The crypto world is full of catchy phrases and strange terminologies. This can make things a little difficult for crypto newbies as this unique lingo is used quite extensively in podcasts, educational videos and forum discussions.
Moreover, there are unique terms for almost everything in the cryptoverse.
The young, tech-savvy individuals who populate this space have coined terms to describe the different investment strategies, crypto projects and even the various kinds of investors. Tag along as we quickly run through some of the terms used to describe crypto investors and what they mean.
This one is pretty straightforward. It’s a term that is used to describe someone who does not invest in crypto or is pessimistic about digital assets. They usually believe that cryptocurrencies have no use cases and therefore have no holdings, no crypto tokens, and no coins. Hence the term ‘no-coiner’.
Weak hands is a term used to describe someone who sells their crypto holdings at the first sign of a market correction. These investors are either not entirely convinced with their strategies or are easily spooked by negative news or price action of an asset. More often than not, weak hands are the ones that trigger a sell-off and cause prices to nosedive.
Diamond hands is a slang term for investors who refrain from selling their crypto holdings despite downturns or losses. These individuals are the opposite of weak hands as they remain invested through thick and thin. This is a good strategy if your investments are backed by solid research and have some use cases that will help their value bounce back after a bear run.
However, it’s not always helpful to have diamond hands, especially in the case of a dead-end cryptocurrency that’s on a downward spiral and has no hope of regaining its valuation.
Bagholder is a term used to describe an investor that holds on to their crypto assets despite a continuous decrease in their value. They are extreme diamond hands that suffer when the price of a coin crashes to zero, and they are left “holding the bag”. Their only hope is that somehow the price of the cryptocurrency will make a comeback, and they will recover some of their losses, but this rarely happens. All those who chose to hold onto their TerraUSD (UST) would be examples of bagholders. Even months after the crash, TerraUSD (now TerraClassicUSD or USTC) is still worth next to nothing.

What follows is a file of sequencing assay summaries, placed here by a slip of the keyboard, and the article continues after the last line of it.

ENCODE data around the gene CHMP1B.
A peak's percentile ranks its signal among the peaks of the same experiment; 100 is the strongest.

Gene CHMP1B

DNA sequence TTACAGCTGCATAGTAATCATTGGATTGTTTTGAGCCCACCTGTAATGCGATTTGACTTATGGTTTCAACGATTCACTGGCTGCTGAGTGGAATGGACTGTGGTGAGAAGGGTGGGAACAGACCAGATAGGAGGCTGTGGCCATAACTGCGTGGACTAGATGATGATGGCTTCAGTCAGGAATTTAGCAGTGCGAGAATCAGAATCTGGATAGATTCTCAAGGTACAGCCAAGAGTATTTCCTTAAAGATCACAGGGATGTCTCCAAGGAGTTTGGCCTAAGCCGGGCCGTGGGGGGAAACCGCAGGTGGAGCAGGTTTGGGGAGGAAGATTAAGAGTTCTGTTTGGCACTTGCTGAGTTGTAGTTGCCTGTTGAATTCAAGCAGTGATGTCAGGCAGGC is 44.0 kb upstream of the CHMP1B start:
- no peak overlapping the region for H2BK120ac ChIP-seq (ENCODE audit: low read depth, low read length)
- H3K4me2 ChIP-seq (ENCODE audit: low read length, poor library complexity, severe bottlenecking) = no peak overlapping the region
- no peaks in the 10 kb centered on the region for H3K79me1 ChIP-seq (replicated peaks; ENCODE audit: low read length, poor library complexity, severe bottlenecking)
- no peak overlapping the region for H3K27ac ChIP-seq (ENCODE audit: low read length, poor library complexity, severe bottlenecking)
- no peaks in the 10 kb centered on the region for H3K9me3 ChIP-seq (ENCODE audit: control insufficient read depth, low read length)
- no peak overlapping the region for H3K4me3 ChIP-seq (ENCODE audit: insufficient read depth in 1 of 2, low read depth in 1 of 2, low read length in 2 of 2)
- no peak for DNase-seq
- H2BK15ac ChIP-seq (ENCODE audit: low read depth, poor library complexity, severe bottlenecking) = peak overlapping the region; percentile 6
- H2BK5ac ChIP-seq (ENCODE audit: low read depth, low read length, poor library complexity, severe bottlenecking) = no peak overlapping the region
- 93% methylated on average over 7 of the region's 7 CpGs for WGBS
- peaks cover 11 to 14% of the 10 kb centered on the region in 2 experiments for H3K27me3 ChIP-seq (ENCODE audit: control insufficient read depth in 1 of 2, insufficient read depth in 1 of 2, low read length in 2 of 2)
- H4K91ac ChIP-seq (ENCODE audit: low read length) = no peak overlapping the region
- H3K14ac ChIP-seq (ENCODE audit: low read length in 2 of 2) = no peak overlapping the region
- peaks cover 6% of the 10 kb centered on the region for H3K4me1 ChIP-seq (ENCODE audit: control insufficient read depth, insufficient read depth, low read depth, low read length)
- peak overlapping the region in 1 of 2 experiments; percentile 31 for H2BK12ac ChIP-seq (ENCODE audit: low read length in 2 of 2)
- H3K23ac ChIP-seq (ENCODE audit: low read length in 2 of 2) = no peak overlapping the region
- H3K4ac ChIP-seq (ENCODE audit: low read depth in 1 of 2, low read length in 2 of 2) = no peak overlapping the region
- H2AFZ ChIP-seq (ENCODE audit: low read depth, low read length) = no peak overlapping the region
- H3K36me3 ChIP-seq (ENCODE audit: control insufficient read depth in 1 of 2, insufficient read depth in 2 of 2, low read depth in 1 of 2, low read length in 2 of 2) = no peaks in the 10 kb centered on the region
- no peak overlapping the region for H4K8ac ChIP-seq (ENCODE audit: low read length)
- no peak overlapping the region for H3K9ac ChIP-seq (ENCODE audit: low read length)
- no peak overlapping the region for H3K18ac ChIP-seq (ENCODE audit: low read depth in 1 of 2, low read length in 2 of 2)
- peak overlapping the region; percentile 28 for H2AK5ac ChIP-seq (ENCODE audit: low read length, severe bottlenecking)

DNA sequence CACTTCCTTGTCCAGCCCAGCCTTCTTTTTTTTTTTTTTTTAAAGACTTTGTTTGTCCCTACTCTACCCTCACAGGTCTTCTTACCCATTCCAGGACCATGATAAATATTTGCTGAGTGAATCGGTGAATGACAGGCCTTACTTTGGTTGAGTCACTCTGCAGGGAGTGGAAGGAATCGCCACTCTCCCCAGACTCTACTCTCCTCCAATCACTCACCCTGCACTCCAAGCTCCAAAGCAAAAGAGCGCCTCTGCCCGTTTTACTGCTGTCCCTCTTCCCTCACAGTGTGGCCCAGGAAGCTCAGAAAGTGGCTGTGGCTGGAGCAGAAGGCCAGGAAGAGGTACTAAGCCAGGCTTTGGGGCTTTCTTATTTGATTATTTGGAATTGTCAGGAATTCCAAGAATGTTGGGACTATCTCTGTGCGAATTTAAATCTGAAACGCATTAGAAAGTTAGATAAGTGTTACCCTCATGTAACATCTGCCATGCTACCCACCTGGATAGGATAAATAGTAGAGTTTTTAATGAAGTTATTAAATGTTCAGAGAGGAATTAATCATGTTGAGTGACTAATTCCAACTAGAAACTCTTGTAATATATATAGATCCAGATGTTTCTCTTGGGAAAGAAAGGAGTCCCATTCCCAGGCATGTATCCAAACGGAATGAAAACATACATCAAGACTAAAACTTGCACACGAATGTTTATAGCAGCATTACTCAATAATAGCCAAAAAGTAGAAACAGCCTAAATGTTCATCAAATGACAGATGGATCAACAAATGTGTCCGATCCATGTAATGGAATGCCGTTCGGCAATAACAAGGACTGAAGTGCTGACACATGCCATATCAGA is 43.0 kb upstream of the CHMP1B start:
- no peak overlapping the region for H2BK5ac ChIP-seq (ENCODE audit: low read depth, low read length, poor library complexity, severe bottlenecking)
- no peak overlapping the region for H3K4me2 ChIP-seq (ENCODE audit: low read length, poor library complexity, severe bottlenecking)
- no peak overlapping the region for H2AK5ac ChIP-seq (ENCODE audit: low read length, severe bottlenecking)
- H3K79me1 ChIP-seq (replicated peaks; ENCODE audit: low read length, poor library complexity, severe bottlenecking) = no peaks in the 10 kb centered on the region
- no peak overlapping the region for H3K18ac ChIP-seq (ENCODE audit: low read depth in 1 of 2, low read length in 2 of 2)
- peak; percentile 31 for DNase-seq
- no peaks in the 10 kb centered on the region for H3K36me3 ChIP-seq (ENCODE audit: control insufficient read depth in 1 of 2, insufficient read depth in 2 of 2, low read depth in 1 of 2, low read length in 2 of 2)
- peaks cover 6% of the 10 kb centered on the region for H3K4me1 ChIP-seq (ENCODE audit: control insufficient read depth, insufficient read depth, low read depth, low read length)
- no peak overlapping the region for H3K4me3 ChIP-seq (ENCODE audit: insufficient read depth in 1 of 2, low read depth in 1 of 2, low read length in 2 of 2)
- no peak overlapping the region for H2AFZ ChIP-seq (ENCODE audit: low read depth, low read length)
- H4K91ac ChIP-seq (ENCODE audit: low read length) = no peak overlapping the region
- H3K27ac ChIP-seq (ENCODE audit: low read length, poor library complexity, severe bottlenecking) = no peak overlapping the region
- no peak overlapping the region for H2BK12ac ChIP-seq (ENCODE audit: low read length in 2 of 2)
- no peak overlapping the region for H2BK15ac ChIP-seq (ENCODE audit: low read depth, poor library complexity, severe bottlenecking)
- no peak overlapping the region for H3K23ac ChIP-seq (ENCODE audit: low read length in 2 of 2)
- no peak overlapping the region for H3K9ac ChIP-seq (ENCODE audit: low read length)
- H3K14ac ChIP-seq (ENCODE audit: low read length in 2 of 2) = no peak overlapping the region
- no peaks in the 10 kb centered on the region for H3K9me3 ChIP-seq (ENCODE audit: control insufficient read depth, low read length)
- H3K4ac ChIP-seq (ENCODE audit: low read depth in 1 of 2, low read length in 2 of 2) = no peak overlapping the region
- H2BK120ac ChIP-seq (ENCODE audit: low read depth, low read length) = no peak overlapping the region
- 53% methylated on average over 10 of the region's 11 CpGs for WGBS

A HODLer will watch his coins’ value double in a week or drop 30 percent in a month, yet he will never even think about selling. These investors are in it for the long run and are unphased by market conditions. Despite sounding deceptively simple, HODLing is a challenging investment strategy. You need to have immense discipline to stay invested even though you can exit your position and book easy profits in the process. However, it is also one of the most effective crypto investment strategies and has produced many crypto millionaires.
Whale is a term that is used to describe large investors. In terms of Bitcoin, anyone with over 1,000 BTC is considered a Bitcoin whale. These investors have the power to manipulate the crypto market with their transactions. If they sell a large enough chunk of their holdings, they can cause the price of a cryptocurrency to dip considerably. Conversely, if they start buying large amounts of a particular crypto, they can also cause a minor price rally. There are plenty of other fishy classifications too. For instance, a shrimp is an investor who holds less than 1 BTC, a crab holds 1 to 10 BTC, an octopus holds 10 to 50 BTC, etc.
The Bitcoin maximalist
For Bitcoin maximalists, there is no better cryptocurrency than Bitcoin. Even while the cryptoverse is full of technological advancements and innovations, they will consider Bitcoin’s secure, sound concept to be the most important. These investors were inspired by the brilliance of the blockchain and Satoshi’s invention. They were lured in by the technology and ended up staying for the revolution.